Unbiased Portrait Of Traditional Ibo Culture

962 words - 4 pages

To understand or comprehend a novel, we must suspend our beliefs, values and morals with regard to our culture. By establishing such a mindset when reading a novel can helps us to understand certain practices considered unacceptable in our own culture. In Things Fall Apart by Chinua Achebe, Achebe presents an unbiased portrait of traditional Ibo culture. Certain cultural practices, laws and government cannot be ignored because as some qualities shaped the society other ones caused it to fall.
Achebe has chosen the appropriate title for his work, Things Fall Apart. Under the invasion of Christians, Ibo society fell apart. Achebe illustrates a traditional and unified society that little by little broke apart because of white missionaries that introduced their religion to the Ibo society. The collapse of Ibo society cannot be completely blamed on the Christians but also on the Ibo customs and beliefs that troubled some of the peoples mind. Achebe included some of the positive and negative aspects of Ibo culture and it is through some of his characters that he voiced objection to some of the Ibo the customs and beliefs.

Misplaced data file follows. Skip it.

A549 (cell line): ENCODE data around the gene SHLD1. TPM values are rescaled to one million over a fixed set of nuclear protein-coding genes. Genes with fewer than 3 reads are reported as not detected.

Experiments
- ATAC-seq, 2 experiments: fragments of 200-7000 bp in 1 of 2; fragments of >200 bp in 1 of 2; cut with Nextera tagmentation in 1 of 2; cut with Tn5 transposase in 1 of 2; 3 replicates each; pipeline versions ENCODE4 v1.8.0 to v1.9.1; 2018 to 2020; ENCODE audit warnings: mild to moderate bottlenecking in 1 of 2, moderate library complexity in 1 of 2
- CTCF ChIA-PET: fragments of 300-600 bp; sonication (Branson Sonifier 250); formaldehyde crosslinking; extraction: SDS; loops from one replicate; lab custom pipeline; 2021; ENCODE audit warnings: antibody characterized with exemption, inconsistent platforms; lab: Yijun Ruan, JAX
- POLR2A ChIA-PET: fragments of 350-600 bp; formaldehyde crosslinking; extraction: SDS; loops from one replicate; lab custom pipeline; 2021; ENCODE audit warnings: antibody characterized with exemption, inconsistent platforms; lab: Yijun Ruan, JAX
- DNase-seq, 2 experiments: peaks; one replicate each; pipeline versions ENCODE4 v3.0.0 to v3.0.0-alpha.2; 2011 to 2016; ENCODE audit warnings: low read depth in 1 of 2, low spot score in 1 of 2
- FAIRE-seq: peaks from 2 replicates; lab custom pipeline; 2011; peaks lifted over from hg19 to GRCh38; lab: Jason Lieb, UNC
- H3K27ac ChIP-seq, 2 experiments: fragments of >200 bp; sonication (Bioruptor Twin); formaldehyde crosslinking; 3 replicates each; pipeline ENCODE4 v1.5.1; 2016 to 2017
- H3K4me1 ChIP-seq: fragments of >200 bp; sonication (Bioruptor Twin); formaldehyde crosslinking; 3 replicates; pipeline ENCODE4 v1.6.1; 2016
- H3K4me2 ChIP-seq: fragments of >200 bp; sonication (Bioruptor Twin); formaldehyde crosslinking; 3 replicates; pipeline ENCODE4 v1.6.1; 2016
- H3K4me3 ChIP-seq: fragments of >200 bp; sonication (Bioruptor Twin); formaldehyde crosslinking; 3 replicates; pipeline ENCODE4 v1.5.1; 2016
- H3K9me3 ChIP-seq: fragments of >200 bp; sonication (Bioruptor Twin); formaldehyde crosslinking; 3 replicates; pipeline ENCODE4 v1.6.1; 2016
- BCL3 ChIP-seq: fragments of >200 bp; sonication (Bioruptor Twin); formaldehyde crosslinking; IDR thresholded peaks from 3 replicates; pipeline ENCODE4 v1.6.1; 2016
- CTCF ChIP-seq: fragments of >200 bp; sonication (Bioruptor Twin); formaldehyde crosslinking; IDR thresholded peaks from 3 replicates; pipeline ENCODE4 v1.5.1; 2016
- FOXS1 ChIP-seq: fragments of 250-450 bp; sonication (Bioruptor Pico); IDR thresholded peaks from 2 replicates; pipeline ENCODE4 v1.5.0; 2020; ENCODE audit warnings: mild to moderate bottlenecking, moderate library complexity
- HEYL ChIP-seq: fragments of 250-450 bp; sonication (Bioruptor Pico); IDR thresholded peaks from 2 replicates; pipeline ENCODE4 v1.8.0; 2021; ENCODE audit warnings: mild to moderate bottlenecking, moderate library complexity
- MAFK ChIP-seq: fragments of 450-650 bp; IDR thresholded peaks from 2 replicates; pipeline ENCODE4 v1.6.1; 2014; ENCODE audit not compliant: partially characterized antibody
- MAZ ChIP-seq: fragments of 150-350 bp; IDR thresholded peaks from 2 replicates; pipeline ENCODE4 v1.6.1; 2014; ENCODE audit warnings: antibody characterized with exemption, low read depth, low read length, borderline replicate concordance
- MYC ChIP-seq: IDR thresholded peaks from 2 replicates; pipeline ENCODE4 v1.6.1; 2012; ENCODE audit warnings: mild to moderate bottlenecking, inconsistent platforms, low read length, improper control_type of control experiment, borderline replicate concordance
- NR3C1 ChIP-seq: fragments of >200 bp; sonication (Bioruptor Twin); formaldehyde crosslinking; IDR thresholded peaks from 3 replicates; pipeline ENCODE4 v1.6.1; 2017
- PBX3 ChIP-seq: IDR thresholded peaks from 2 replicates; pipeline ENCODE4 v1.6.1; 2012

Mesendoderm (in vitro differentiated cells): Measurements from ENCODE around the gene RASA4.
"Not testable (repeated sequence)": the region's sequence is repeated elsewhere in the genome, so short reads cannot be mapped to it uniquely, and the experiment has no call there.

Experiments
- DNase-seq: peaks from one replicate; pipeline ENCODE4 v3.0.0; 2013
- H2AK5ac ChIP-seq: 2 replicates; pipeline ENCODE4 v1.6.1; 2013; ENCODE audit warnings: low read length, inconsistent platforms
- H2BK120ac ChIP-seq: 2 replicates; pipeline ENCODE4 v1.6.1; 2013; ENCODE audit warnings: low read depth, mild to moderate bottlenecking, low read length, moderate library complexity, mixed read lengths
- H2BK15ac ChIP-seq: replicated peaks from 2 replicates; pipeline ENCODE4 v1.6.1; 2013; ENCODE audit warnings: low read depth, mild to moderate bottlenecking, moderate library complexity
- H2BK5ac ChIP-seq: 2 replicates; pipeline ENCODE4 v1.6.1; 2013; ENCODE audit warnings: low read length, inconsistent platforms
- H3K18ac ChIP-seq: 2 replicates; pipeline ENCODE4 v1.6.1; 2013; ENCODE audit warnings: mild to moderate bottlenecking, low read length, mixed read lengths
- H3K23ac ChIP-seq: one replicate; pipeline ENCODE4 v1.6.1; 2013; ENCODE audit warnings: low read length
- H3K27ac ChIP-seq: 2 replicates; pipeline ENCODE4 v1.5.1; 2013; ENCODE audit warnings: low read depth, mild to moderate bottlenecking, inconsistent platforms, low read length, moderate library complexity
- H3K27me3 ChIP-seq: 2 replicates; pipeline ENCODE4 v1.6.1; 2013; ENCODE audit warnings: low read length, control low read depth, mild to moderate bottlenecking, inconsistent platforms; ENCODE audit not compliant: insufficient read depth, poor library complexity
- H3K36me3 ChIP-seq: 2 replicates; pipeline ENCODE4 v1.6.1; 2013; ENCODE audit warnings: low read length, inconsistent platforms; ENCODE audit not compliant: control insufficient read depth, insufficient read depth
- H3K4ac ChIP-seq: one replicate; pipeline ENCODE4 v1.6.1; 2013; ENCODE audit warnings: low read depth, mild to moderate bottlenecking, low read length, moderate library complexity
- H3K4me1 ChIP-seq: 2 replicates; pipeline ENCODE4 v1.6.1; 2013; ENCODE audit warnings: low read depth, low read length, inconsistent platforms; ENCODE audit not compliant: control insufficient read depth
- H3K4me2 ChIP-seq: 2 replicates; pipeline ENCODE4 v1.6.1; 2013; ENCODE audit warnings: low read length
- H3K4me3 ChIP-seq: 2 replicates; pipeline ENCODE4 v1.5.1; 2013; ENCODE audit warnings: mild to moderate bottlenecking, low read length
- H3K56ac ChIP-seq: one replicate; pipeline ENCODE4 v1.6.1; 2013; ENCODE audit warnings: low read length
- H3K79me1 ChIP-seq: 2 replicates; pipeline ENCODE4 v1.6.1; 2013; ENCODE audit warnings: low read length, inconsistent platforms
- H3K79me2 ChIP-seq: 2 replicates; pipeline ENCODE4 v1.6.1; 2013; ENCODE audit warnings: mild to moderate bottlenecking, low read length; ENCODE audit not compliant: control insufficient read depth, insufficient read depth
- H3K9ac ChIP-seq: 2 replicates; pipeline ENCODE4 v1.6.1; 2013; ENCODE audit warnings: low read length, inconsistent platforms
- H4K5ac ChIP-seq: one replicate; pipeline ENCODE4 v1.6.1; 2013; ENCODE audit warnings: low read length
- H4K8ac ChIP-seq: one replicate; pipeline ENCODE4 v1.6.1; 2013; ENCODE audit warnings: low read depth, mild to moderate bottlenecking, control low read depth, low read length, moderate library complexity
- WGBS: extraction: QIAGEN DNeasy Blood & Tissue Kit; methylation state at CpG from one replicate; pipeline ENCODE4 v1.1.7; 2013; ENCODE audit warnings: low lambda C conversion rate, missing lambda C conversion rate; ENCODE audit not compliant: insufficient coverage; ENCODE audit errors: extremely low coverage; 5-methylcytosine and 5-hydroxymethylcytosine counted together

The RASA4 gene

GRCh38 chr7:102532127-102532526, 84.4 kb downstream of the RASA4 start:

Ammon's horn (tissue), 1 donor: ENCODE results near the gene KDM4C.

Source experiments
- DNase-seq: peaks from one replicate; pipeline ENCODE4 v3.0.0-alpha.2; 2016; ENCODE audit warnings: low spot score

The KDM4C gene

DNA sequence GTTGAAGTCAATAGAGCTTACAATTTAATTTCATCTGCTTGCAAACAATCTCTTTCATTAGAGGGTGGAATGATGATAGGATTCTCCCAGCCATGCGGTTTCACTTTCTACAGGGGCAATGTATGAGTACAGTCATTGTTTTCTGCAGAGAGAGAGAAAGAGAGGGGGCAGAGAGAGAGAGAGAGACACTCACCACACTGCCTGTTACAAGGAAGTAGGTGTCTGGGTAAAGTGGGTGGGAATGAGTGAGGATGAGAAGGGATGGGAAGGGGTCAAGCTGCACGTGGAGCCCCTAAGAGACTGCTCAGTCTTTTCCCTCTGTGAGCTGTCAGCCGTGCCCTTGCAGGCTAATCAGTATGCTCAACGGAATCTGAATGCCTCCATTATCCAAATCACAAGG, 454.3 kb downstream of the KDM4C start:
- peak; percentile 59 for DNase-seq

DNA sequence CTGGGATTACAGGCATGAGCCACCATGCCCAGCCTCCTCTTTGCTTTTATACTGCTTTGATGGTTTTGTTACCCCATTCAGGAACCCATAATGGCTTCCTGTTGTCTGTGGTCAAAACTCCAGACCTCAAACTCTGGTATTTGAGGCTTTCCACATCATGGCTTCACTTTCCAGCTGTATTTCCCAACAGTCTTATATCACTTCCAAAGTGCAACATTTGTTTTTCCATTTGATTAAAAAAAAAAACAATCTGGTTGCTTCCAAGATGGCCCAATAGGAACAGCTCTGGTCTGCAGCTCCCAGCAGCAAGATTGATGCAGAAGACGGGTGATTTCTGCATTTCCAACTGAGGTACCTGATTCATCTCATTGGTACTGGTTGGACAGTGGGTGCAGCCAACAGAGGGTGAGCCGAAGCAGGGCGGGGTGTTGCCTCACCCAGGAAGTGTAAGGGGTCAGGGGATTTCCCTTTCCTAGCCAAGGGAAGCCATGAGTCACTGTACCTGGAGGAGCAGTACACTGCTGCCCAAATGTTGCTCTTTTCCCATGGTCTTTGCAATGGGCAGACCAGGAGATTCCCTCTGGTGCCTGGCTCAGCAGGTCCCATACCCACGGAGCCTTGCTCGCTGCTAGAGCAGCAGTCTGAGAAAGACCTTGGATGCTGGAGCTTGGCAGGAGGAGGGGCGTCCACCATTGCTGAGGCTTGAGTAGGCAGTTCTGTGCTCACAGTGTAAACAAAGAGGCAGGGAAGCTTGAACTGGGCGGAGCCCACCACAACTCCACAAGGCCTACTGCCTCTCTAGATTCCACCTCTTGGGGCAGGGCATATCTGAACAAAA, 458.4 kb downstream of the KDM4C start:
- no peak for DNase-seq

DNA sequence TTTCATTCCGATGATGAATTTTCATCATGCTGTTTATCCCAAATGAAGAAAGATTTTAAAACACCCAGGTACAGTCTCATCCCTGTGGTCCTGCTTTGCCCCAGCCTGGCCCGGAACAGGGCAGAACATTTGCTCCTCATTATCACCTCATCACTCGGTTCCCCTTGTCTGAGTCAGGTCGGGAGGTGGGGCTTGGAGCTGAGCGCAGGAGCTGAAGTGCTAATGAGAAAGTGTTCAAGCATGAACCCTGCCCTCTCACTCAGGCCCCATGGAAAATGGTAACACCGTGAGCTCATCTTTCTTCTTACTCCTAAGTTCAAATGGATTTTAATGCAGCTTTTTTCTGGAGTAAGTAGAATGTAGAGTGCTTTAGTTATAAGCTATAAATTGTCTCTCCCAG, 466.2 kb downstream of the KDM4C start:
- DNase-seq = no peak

During Ezeudu`s funeral, Okonkwo`s gun fire accidentally into Euzeudu`s sixteen year old son. Because killing a clansman was a crime against earth goddess, Okonkwo had to take his family into exile for seven years. Men from Ezeudus`s clan burned Okonkwo`s huts and kill his animals to wash the village of his sin. “Why should a man suffer so grievously for an offense he had committed advertently?”(Achebe 125). Although not intentionally, Ibo society banished a person for committing a female crime to keep order in the society. By giving such penalty a person is reflecting on what they did and realizing that it was wrong but most importantly the message being sent out to the society was that consequences should be expected for those who ill-treat others.
The Egwugwu is a masquerader who impersonates one of the ancestral spirits of the village. Each of the nine Egwugwu represents a village of the clan. Their leader was called Evil Forest. All the Egwugwu come together to form a type of court in the village to settle disputes. Mgbafo was a wife who ran away and left her husband. “The law of Umuofia is that if a woman runs away from her husband her bride-price is returned.” (Achebe 92). The reason why Mgbafo left her husband was to save her life because she says that he was a “beast” that throughout their nine years of marriage he beat her. The resolution that the Evil Forest concluded was that her husband was going...